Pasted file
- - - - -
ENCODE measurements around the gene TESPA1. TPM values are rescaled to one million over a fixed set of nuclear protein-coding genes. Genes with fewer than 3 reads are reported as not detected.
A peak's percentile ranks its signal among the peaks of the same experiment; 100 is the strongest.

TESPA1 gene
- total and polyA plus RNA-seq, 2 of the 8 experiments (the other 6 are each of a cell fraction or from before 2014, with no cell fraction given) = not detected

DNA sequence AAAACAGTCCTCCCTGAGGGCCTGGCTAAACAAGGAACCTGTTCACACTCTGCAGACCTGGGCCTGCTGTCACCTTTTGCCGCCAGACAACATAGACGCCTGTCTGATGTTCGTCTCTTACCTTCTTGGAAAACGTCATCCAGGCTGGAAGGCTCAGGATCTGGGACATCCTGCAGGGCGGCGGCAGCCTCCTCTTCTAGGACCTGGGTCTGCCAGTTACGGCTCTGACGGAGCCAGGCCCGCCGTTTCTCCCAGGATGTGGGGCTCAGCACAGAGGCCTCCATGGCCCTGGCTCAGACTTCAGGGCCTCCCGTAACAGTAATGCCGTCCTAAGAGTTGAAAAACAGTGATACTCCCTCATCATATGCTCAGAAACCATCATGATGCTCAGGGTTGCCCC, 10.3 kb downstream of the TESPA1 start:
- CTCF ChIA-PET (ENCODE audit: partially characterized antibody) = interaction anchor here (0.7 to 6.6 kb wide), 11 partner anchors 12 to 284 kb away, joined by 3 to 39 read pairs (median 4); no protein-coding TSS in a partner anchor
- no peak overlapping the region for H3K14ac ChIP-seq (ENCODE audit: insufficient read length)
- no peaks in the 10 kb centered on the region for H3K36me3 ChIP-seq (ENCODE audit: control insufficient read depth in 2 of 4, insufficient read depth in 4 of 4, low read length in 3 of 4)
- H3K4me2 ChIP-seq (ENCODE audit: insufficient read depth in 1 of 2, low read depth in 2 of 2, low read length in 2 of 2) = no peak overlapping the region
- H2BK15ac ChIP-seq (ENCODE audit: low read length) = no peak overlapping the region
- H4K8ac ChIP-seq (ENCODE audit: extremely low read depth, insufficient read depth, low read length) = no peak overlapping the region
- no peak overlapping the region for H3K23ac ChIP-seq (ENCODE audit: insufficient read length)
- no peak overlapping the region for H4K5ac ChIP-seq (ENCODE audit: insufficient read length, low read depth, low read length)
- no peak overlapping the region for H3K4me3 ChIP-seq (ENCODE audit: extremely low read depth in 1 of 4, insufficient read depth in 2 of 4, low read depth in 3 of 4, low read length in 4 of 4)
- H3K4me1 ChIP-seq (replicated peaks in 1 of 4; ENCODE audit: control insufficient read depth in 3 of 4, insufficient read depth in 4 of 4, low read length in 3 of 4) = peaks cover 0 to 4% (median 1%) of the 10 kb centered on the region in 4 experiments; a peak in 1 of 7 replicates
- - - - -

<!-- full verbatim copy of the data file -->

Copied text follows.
ENCODE measurements around the gene TESPA1. TPM values are rescaled to one million over a fixed set of nuclear protein-coding genes. Genes with fewer than 3 reads are reported as not detected.
A peak's percentile ranks its signal among the peaks of the same experiment; 100 is the strongest.

TESPA1 gene
- total and polyA plus RNA-seq, 2 of the 8 experiments (the other 6 are each of a cell fraction or from before 2014, with no cell fraction given) = not detected

DNA sequence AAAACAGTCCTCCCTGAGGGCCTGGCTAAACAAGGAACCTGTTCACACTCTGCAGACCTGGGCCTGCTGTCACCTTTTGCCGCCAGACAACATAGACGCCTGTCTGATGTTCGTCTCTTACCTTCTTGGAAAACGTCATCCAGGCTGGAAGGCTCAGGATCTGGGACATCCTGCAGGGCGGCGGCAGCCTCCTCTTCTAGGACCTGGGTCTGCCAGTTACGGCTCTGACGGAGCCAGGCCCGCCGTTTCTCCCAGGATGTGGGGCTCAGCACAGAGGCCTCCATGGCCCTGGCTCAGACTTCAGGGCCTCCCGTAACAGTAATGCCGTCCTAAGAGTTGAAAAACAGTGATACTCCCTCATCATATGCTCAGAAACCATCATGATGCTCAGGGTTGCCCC, 10.3 kb downstream of the TESPA1 start:
- CTCF ChIA-PET (ENCODE audit: partially characterized antibody) = interaction anchor here (0.7 to 6.6 kb wide), 11 partner anchors 12 to 284 kb away, joined by 3 to 39 read pairs (median 4); no protein-coding TSS in a partner anchor
- no peak overlapping the region for H3K14ac ChIP-seq (ENCODE audit: insufficient read length)
- no peaks in the 10 kb centered on the region for H3K36me3 ChIP-seq (ENCODE audit: control insufficient read depth in 2 of 4, insufficient read depth in 4 of 4, low read length in 3 of 4)
- H3K4me2 ChIP-seq (ENCODE audit: insufficient read depth in 1 of 2, low read depth in 2 of 2, low read length in 2 of 2) = no peak overlapping the region
- H2BK15ac ChIP-seq (ENCODE audit: low read length) = no peak overlapping the region
- H4K8ac ChIP-seq (ENCODE audit: extremely low read depth, insufficient read depth, low read length) = no peak overlapping the region
- no peak overlapping the region for H3K23ac ChIP-seq (ENCODE audit: insufficient read length)
- no peak overlapping the region for H4K5ac ChIP-seq (ENCODE audit: insufficient read length, low read depth, low read length)
- no peak overlapping the region for H3K4me3 ChIP-seq (ENCODE audit: extremely low read depth in 1 of 4, insufficient read depth in 2 of 4, low read depth in 3 of 4, low read length in 4 of 4)
- H3K4me1 ChIP-seq (replicated peaks in 1 of 4; ENCODE audit: control insufficient read depth in 3 of 4, insufficient read depth in 4 of 4, low read length in 3 of 4) = peaks cover 0 to 4% (median 1%) of the 10 kb centered on the region in 4 experiments; a peak in 1 of 7 replicates